Forum: etree Subject: My Opinion.

This is true. Some people thumb their noses at a recording as soon as they hear "Mini-Disk", not even giving it a listen. It is unfortunate that this notion that only those recordings made on more expensive decks are 'quality' or 'sound good'. I personally find that attitude snobbish.

DAT does have some very good aspects that Mini-Disks do not:

DAT decks use tapes with zero compression. What you get on playback has no compression, versus the small compression with a MD (ATRAC).

DAT decks use tapes that will record for several hours, so no 'tape-flip' is needed. MD's only record either 74 or 80 minutes per-disk, so you will have to watch the clock and switch in a new disk when the old one is up, and try and do it as soon as one song ends, and try and get it going again before the next song starts. I admit this is hard and nerve racking. A simple solution is to buy 2 MD decks, and when you are nearing the end on one disk, start recording on your second deck (with a fresh blank in it) so all you have to do is move the plug from the batt box from one deck to the other. This takes 1-2 seconds instead of the 20-30 seconds of a MD flip.

But those better aspects of a DAT deck do come at a price. I was not exagerating: It is very much more expensive then a MD deck. BUT if you have the cash, go for it! I wish I had the money for a DAT deck, but I do not. Also, be very weary of buying used DAT decks off eBay. DAT decks require their heads to be cleaned and taken care of, lots of maintance. Often the 'cheap' or 'what a deal!' DAT decks of eBay are decks with many, many hours of recording on those heads, and you as the buyer will have to invest in another $100 or so to fix it back up. DAT decks I have heard to be finiky machines. MD decks, however, when they are done, they are done. Refurbished decks work just as good as new ones, and the two that i have (both $50 off ebay) work like a dream.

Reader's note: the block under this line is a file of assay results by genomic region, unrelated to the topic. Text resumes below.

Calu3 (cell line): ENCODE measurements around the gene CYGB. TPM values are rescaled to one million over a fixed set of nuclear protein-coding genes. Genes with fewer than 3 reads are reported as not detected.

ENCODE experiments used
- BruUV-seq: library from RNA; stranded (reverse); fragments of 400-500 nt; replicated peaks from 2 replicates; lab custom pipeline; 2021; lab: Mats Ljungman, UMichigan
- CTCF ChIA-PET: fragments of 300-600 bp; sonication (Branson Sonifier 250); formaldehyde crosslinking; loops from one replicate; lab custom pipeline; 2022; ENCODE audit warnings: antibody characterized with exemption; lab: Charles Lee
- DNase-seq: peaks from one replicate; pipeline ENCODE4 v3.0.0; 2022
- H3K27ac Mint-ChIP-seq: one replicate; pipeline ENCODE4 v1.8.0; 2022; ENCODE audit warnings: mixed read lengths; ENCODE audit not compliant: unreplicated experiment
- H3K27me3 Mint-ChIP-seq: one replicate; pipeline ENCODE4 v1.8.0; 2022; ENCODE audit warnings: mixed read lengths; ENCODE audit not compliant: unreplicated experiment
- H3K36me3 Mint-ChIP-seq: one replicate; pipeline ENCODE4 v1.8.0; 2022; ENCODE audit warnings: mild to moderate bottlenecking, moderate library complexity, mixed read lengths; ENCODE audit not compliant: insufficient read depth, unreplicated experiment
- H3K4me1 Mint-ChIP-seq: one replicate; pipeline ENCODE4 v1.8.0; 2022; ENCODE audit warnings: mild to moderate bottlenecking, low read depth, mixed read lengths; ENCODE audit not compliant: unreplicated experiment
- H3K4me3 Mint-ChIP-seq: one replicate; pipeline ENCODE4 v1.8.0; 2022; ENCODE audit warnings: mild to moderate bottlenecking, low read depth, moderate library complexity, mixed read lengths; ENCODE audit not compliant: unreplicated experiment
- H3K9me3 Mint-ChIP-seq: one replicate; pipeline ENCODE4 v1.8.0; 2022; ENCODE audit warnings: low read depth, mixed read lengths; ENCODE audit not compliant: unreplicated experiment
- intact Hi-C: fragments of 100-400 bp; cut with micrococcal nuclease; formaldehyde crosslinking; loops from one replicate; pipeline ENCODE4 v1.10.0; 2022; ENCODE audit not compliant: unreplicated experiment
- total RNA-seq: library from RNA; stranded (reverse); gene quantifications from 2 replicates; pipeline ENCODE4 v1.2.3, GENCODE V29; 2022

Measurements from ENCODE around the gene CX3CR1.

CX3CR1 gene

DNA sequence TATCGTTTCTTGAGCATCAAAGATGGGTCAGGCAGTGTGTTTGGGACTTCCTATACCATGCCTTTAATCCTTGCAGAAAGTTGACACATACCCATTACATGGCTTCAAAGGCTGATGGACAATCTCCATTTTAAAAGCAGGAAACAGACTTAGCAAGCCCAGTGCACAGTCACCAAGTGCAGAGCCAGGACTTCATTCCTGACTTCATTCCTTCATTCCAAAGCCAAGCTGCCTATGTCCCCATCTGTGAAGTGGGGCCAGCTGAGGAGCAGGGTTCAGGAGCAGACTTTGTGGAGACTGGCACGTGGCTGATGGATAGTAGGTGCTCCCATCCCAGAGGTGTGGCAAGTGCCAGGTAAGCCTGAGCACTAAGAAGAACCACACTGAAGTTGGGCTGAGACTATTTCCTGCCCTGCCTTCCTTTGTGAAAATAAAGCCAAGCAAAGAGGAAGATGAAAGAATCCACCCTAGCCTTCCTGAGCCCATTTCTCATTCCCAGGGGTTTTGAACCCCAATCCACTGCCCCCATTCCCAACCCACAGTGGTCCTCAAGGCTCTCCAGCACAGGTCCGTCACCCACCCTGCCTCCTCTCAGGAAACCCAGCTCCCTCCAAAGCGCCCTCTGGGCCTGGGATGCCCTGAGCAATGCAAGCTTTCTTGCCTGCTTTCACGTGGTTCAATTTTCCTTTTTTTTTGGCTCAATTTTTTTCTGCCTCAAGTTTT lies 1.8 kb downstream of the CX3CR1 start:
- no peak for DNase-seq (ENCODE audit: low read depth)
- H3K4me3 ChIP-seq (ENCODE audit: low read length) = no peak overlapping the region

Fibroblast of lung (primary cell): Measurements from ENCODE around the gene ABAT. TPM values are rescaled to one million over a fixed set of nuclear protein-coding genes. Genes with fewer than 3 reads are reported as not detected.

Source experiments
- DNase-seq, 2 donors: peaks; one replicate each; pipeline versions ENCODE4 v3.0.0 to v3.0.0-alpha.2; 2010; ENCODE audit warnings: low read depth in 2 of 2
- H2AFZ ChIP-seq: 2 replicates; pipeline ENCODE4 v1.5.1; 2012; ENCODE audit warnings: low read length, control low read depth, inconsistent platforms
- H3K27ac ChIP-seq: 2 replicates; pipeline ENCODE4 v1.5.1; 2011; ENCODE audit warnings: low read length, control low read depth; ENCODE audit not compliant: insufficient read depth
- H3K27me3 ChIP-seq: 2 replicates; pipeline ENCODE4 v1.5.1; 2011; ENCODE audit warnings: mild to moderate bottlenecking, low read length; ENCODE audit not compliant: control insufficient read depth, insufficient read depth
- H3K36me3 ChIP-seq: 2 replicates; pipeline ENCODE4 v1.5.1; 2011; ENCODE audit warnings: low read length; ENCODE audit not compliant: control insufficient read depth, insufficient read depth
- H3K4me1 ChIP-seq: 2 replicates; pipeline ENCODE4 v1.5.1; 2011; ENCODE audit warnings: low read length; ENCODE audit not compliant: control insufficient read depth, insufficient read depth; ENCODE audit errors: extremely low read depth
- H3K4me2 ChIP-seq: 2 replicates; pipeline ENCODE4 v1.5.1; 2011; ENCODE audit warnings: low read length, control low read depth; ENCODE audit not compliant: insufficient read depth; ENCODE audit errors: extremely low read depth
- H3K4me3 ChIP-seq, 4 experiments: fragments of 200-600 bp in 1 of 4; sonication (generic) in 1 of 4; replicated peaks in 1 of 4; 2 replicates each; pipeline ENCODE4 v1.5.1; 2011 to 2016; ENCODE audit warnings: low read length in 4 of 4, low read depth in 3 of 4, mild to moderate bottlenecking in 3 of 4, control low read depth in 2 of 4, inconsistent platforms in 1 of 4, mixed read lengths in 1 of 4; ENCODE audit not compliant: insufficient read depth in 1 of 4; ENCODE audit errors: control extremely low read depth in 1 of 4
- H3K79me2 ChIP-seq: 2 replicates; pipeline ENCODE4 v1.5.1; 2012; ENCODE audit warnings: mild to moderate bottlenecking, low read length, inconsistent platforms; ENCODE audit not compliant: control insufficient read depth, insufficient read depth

Just one more word then i'll quit yapping: If you do go MD, get a Sharp. They support 'on-the-fly' level changes, where you can adjust the levels (how much of the signal is being let in) while you are recording. Sony MD recorders require you to pause recording, then change levels, then start again. This is bad times.

Overall, whatever you record with, at least you are doing it! That is the main part. Remember what Tenacious D said in those early HBO sketches? "Always record! Always record!" If i had only $30 to spare, i would go to Radioshack and get one of those rectangular audio cassett recorder / playback decks. You just put a regular large cassett in there, and hit 'record'. The sound may not be perfect, but it is cheap and easy.

In my opinion, the cheapest way to go to get quality recordings is the above mic and batt box and a sharp md deck.

Welcome to the world of taping! Beware, it is addictive.

Tyler